Journal of Molecular Modeling

, Volume 15, Issue 4, pp 433–446 | Cite as

The zinc complex catalyzed hydration of alkyl isothiocyanates

  • Wilhelm A. Eger
  • Burkhard O. Jahn
  • Ernst Anders
Original Paper


Based upon our preceding studies of the hydration of CO2, COS and CS2, accelerated by the carbonic anhydrase (CA) using simplified [ZnL3OH]+ complexes as model catalysts, we calculated the hydration mechanisms of both the uncatalyzed and the [ZnL3OH]+-catalyzed reactions (L = NH3) of isothiocyanates RNCS on the B3LYP/6-311+G(d,p) level of theory. Interestingly, the transition state for the favored metal mediated reaction with the lowest Gibbs free energy is only slightly higher than in the case of CO2 (depending on the attacking atom (N or S). Calculations under inclusion of solvent corrections show a reduction of the selectivity and a slight decrease of the Gibbs free energy in the rate-determining steps. The most plausible pathway prefers the mechanism via a Lindskog proton-shift transition state leading to the thermodynamically most stable product, the carbamatic-S-acid. Furthermore, powerful electron withdrawing substituents R of the cumulenic substrates influence the selectivity of the reaction to a significant extent. Especially the CF3-group in trifluoromethylisothiocyanate reverses the selectivity. This investigation demonstrates that reaction principles developed by nature can be translated to develop efficient catalytic methods, in this case presumably for the transformation of a wide variety of heterocumulenes aside from CO2, COS and CS2.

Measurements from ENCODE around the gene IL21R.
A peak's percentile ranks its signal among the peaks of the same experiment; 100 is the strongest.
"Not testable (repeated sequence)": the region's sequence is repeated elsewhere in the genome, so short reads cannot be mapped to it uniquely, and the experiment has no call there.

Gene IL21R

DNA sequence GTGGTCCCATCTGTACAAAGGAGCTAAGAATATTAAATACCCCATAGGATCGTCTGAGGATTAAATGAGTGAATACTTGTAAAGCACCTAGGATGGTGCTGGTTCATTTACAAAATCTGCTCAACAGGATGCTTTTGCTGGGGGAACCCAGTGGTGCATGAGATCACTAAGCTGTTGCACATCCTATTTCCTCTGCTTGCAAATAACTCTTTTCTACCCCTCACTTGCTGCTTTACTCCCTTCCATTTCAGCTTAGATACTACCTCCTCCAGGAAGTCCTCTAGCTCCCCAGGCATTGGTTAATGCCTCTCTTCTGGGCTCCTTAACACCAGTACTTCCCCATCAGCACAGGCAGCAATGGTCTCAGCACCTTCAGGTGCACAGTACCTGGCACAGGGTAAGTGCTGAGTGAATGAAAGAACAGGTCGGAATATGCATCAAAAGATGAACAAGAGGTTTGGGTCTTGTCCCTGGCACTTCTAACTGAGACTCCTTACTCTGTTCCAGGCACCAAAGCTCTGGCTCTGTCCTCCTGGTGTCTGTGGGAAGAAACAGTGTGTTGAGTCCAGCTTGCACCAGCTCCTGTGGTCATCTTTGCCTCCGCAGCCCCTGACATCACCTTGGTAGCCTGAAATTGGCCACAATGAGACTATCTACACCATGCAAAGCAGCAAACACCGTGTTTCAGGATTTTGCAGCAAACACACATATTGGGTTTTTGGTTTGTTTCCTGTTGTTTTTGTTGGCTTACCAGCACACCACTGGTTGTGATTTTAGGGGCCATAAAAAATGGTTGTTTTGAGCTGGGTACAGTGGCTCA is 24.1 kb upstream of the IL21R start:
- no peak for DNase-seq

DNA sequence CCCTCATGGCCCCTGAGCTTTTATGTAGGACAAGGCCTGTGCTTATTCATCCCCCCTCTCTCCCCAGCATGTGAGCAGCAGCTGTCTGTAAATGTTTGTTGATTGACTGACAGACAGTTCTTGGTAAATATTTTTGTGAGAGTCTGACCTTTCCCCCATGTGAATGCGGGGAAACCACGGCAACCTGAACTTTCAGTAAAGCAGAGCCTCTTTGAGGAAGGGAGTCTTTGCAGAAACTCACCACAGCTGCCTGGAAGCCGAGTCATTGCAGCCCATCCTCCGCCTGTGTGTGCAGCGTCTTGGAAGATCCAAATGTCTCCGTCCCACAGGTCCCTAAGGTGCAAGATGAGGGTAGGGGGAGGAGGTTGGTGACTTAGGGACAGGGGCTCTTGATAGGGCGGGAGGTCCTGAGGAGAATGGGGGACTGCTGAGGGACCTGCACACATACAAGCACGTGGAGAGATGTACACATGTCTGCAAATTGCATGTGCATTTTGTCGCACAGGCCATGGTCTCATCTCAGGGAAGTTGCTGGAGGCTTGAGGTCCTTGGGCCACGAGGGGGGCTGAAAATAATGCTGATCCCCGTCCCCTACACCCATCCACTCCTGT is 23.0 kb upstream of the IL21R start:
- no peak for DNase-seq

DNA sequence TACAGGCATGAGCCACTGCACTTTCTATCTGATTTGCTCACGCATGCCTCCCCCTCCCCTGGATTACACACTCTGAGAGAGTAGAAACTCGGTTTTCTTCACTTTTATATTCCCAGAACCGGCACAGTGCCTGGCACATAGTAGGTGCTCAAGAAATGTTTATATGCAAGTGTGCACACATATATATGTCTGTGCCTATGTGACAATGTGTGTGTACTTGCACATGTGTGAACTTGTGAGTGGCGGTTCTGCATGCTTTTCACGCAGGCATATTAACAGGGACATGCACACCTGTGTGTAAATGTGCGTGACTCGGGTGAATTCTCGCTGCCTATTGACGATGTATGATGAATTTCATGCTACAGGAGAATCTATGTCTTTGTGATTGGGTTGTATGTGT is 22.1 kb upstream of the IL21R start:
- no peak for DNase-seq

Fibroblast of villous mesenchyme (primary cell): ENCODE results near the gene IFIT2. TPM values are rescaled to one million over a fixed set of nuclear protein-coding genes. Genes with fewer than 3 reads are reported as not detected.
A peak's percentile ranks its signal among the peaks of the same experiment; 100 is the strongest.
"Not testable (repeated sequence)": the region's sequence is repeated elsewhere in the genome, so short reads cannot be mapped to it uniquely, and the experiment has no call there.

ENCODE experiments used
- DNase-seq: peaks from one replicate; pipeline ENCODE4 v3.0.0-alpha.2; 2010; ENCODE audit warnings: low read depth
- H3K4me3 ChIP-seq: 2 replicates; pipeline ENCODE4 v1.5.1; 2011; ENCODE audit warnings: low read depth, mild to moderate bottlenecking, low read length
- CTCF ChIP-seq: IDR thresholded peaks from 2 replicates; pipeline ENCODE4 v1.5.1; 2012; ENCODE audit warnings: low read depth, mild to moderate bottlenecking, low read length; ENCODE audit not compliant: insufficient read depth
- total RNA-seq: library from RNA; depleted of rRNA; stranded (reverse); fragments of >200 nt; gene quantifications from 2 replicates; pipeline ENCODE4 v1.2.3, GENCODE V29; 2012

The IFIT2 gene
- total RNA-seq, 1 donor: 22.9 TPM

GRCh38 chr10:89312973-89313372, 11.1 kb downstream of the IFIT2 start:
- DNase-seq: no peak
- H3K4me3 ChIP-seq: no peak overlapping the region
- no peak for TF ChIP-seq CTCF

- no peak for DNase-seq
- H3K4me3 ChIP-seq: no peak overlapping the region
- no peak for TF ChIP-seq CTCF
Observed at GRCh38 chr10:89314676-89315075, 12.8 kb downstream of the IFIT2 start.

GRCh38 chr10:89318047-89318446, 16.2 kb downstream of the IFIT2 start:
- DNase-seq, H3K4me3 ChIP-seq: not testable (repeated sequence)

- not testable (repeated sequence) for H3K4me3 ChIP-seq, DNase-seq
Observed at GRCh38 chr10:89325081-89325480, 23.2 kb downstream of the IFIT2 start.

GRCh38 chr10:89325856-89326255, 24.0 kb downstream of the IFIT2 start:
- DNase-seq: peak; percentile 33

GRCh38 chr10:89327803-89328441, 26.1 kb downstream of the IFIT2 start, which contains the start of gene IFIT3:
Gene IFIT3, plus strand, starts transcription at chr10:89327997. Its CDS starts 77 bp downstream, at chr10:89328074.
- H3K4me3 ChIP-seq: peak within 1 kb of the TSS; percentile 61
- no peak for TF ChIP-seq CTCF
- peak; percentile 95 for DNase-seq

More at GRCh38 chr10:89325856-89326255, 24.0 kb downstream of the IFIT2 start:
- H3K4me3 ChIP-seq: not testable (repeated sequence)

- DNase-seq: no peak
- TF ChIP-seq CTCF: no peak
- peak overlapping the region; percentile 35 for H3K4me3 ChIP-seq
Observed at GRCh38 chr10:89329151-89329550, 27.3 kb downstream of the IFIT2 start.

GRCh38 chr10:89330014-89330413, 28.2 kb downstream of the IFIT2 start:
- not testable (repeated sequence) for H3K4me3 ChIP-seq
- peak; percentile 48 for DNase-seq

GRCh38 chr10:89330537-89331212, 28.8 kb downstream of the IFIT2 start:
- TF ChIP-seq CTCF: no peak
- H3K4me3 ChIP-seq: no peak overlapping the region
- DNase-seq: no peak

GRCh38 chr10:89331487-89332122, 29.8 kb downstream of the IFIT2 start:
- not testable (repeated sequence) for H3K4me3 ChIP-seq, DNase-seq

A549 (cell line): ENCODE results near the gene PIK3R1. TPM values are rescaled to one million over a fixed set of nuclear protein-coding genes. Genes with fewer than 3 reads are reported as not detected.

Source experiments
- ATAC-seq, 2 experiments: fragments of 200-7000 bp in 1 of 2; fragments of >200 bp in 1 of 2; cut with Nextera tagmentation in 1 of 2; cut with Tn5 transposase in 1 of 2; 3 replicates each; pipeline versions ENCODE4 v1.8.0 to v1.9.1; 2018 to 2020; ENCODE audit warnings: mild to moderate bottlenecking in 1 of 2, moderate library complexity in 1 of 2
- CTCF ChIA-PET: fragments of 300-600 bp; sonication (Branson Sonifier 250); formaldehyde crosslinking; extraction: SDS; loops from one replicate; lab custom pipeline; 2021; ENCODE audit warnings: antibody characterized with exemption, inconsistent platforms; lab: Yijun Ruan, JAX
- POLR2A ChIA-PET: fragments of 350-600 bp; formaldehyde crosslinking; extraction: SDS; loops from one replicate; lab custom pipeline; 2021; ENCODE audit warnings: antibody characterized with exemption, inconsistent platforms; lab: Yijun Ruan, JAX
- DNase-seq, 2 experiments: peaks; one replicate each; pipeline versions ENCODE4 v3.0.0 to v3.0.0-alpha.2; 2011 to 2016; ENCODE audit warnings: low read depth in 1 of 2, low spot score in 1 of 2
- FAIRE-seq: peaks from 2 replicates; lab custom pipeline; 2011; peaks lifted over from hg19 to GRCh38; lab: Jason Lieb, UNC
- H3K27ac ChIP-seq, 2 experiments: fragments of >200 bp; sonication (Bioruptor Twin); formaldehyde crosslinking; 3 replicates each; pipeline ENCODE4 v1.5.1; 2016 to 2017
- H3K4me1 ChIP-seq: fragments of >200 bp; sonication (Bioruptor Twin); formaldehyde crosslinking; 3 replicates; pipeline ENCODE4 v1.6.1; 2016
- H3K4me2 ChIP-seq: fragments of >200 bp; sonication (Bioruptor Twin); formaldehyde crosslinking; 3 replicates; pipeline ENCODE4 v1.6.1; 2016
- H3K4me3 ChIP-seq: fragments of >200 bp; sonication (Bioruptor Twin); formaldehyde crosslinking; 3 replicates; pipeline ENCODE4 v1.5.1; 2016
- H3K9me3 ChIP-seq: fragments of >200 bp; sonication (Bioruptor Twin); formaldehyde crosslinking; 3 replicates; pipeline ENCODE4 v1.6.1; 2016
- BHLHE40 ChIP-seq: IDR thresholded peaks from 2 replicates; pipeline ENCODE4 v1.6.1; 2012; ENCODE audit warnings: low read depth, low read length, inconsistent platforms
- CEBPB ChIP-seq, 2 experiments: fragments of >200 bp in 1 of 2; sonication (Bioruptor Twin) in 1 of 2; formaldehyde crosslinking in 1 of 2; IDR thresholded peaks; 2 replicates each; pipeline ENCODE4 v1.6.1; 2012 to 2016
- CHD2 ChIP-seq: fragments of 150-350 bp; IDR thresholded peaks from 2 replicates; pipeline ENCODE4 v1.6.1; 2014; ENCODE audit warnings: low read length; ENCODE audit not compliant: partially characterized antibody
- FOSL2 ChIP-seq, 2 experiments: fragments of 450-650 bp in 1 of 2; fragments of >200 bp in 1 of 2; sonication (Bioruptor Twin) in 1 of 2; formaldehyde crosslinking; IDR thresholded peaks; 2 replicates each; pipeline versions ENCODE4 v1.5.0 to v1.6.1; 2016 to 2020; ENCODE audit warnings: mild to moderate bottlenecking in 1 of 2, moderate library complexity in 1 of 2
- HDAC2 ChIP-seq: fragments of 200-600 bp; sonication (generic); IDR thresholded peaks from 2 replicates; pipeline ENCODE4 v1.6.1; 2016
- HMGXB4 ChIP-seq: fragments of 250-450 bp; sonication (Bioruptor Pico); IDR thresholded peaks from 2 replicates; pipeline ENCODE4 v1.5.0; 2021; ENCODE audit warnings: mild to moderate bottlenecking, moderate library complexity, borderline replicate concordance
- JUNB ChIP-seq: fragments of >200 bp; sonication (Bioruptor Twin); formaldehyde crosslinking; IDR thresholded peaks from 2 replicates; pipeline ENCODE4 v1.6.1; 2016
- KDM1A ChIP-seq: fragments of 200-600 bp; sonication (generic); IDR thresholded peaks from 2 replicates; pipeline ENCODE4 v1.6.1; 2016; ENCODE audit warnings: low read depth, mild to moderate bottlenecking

Competing transition structures for the [ZnL3OH]+-mediated activation of isothiocyanates


Carbonic anhydrase Density functional calculations Enzyme models Isothiocyanate fixation 



Financial support by the Deutsche Forschungsgemeinschaft (Collaborative Research Center 436, University of Jena, Germany), the Fonds der Chemischen Industrie (Germany), and the Thüringer Ministerium für Wissenschaft, Forschung und Kunst (Erfurt, Germany) is gratefully acknowledged.

Supplementary material

894_2008_385_MOESM1_ESM.pdf (277 kb)
ESM 1 (PDF 277 KB).


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Copyright information

© Springer-Verlag 2008

Authors and Affiliations

  • Wilhelm A. Eger
    • 1
  • Burkhard O. Jahn
    • 1
  • Ernst Anders
    • 1
  1. 1.Institute of Organic Chemistry and Macromolecular ChemistryFriedrich Schiller University JenaJenaGermany

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